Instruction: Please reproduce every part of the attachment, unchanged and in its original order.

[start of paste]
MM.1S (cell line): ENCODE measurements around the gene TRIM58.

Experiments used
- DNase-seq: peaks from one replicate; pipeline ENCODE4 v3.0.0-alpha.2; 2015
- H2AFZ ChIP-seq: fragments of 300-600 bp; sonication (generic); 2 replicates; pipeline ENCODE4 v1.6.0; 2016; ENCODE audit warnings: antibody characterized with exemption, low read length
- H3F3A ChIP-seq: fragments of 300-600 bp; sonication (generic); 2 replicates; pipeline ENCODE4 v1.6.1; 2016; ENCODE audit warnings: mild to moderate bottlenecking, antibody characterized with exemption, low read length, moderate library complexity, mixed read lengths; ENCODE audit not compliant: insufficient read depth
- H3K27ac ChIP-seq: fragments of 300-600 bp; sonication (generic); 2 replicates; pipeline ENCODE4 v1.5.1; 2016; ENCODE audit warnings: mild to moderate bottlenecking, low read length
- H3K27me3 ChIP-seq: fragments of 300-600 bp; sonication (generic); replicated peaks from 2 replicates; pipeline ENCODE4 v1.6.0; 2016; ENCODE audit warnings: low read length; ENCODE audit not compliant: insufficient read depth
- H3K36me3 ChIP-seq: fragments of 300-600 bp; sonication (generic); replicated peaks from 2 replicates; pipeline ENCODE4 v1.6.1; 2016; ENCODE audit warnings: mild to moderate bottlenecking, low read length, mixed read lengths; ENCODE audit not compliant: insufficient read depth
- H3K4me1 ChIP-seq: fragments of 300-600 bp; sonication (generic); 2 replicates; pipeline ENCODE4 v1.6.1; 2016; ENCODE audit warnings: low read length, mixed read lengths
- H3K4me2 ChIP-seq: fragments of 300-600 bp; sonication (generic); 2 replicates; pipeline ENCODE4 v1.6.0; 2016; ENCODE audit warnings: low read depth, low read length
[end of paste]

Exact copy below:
MM.1S (cell line): ENCODE measurements around the gene TRIM58.

Experiments used
- DNase-seq: peaks from one replicate; pipeline ENCODE4 v3.0.0-alpha.2; 2015
- H2AFZ ChIP-seq: fragments of 300-600 bp; sonication (generic); 2 replicates; pipeline ENCODE4 v1.6.0; 2016; ENCODE audit warnings: antibody characterized with exemption, low read length
- H3F3A ChIP-seq: fragments of 300-600 bp; sonication (generic); 2 replicates; pipeline ENCODE4 v1.6.1; 2016; ENCODE audit warnings: mild to moderate bottlenecking, antibody characterized with exemption, low read length, moderate library complexity, mixed read lengths; ENCODE audit not compliant: insufficient read depth
- H3K27ac ChIP-seq: fragments of 300-600 bp; sonication (generic); 2 replicates; pipeline ENCODE4 v1.5.1; 2016; ENCODE audit warnings: mild to moderate bottlenecking, low read length
- H3K27me3 ChIP-seq: fragments of 300-600 bp; sonication (generic); replicated peaks from 2 replicates; pipeline ENCODE4 v1.6.0; 2016; ENCODE audit warnings: low read length; ENCODE audit not compliant: insufficient read depth
- H3K36me3 ChIP-seq: fragments of 300-600 bp; sonication (generic); replicated peaks from 2 replicates; pipeline ENCODE4 v1.6.1; 2016; ENCODE audit warnings: mild to moderate bottlenecking, low read length, mixed read lengths; ENCODE audit not compliant: insufficient read depth
- H3K4me1 ChIP-seq: fragments of 300-600 bp; sonication (generic); 2 replicates; pipeline ENCODE4 v1.6.1; 2016; ENCODE audit warnings: low read length, mixed read lengths
- H3K4me2 ChIP-seq: fragments of 300-600 bp; sonication (generic); 2 replicates; pipeline ENCODE4 v1.6.0; 2016; ENCODE audit warnings: low read depth, low read length